Aim of this paper is to investigate the history of female monstrosity in ancient Greek literature in order to recover some archetypal structures of thought concerned with ancient and modern collective consciousness on the evil‟s problem, its nature, its reasons and also its absence of reasons. So, I retrace the „parallel lives‟ of three famous femmes fatales of classic mythology that, placed at turning points of horrific genealogical trees full of „genetic curses‟, are able to form a well defined triptyque of „medallions‟ framed by a fil rouge of uninterrupted monstrosity. Paradigmatic of the ambiguous dialectics between male-female, right-evil, victim-executioner, normality-deviance, and of the uncontrollable dynamics between crimes and punishments, ancestral fears and wish of discovery, good and bad demons, the myths of Lamia, Circe and Empusa highlight the irrational attraction that, in the ancient, so rationalistic, Greek culture, feminine personifications of evil are imagined to move, so as to influence human behaviour in the main seasons of life.

La donna diavolo nella Grecia antica: Lamia, Circe, Empusa e le stagioni della vita umana

IMPERIO, Olimpia
2015

Abstract

Aim of this paper is to investigate the history of female monstrosity in ancient Greek literature in order to recover some archetypal structures of thought concerned with ancient and modern collective consciousness on the evil‟s problem, its nature, its reasons and also its absence of reasons. So, I retrace the „parallel lives‟ of three famous femmes fatales of classic mythology that, placed at turning points of horrific genealogical trees full of „genetic curses‟, are able to form a well defined triptyque of „medallions‟ framed by a fil rouge of uninterrupted monstrosity. Paradigmatic of the ambiguous dialectics between male-female, right-evil, victim-executioner, normality-deviance, and of the uncontrollable dynamics between crimes and punishments, ancestral fears and wish of discovery, good and bad demons, the myths of Lamia, Circe and Empusa highlight the irrational attraction that, in the ancient, so rationalistic, Greek culture, feminine personifications of evil are imagined to move, so as to influence human behaviour in the main seasons of life.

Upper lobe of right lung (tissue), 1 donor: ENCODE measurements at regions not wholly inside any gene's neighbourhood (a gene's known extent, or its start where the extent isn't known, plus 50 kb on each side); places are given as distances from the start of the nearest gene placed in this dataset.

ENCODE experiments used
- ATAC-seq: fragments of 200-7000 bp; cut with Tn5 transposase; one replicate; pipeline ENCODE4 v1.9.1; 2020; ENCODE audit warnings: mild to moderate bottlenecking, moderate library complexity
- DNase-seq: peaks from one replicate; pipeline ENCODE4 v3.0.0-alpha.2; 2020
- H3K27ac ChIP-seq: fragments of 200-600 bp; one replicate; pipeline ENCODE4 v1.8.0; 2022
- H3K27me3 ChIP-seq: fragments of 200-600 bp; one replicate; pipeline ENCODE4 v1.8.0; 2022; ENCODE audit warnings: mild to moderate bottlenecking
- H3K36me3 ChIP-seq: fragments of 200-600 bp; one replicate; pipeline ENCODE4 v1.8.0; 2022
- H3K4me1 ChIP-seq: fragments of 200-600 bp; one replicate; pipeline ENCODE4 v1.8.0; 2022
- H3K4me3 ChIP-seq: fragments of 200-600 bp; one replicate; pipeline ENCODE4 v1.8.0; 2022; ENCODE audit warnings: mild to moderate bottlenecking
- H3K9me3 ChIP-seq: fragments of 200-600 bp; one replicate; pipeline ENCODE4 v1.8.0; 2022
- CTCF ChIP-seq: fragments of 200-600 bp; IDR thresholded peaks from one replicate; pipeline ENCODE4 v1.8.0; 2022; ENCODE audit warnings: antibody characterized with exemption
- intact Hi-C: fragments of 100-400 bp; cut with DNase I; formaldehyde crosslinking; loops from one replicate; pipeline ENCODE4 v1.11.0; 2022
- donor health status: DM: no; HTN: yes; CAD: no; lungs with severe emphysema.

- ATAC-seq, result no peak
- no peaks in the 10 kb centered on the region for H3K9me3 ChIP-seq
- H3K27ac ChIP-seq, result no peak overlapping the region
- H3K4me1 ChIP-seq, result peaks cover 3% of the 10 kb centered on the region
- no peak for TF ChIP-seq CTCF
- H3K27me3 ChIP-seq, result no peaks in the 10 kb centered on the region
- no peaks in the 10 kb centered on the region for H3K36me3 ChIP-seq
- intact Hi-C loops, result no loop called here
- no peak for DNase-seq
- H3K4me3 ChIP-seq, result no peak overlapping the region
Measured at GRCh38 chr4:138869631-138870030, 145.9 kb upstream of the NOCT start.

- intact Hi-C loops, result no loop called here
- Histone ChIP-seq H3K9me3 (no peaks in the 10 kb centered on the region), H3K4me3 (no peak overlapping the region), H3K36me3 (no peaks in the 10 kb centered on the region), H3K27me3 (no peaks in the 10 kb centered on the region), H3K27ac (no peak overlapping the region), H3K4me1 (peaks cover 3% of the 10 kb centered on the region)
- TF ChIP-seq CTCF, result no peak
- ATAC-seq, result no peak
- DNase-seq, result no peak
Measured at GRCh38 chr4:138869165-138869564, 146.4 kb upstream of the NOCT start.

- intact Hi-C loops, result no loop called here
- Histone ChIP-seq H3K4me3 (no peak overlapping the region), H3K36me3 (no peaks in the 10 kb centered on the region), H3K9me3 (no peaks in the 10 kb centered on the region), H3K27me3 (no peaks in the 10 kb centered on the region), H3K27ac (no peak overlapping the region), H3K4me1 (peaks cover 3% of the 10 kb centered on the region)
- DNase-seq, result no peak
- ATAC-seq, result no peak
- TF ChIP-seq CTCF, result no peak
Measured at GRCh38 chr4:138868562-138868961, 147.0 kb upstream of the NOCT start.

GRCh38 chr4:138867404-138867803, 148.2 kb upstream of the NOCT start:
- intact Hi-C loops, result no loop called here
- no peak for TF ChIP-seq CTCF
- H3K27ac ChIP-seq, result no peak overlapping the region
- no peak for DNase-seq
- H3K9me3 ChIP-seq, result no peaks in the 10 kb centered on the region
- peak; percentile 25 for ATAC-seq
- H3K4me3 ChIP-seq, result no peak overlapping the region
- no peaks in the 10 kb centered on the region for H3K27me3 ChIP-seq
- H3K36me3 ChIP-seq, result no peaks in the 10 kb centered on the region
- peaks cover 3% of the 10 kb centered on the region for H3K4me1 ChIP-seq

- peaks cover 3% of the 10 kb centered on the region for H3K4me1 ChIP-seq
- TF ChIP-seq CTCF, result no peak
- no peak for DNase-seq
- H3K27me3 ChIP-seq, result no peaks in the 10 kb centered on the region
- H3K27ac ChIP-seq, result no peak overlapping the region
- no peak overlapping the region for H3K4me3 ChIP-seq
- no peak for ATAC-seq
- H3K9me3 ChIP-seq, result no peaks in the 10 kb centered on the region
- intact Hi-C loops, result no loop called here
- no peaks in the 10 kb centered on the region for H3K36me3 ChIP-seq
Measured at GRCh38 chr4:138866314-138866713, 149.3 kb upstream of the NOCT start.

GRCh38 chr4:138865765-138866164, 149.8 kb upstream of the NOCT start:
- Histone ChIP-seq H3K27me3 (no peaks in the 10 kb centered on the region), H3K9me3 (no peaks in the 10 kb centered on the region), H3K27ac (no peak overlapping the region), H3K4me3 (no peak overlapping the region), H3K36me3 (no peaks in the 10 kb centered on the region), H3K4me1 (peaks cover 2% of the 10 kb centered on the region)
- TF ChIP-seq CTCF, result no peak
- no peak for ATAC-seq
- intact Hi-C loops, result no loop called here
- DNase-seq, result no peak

El objetivo de este trabajo es investigar la historia de la monstruosidad femenina en la literatura griega antigua para recuperar algunas estructuras arquetípicas de pensamiento que se ocupan de la antigua y moderna conciencia colectiva sobre el problema del mal, su naturaleza, sus razones y también su falta de razones. De este modo yo repasé las "vidas paralelas" de tres famosas mujeres fatales de la mitología clásica que, colocadas en puntos decisivos de árboles genealógicos horribles llenas de 'maldiciones genéticas', son capaces de formar un tríptico bien definido de "medallones" enmarcados por un fil rouge de la monstruosidad ininterrumpida. Paradigmático de la dialéctica ambigua entre hombre-mujer, bien-mal, víctima-verdugo, normalidad-desviación, y de las dinámicas incontrolables entre los crímenes y los castigos, miedos ancestrales y deseo de descubrimiento, demonios buenos y malos, los mitos de Lamia, Circe y Empusa destacan la atracción irracional que, en la cultura griega antigua, tan racionalista, las personificaciones femeninas del mal son imaginadas moviéndose, con el fin de influir en la conducta humana en las principales etapas de la vida.
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Utilizza questo identificativo per citare o creare un link a questo documento: http://hdl.handle.net/11586/169841
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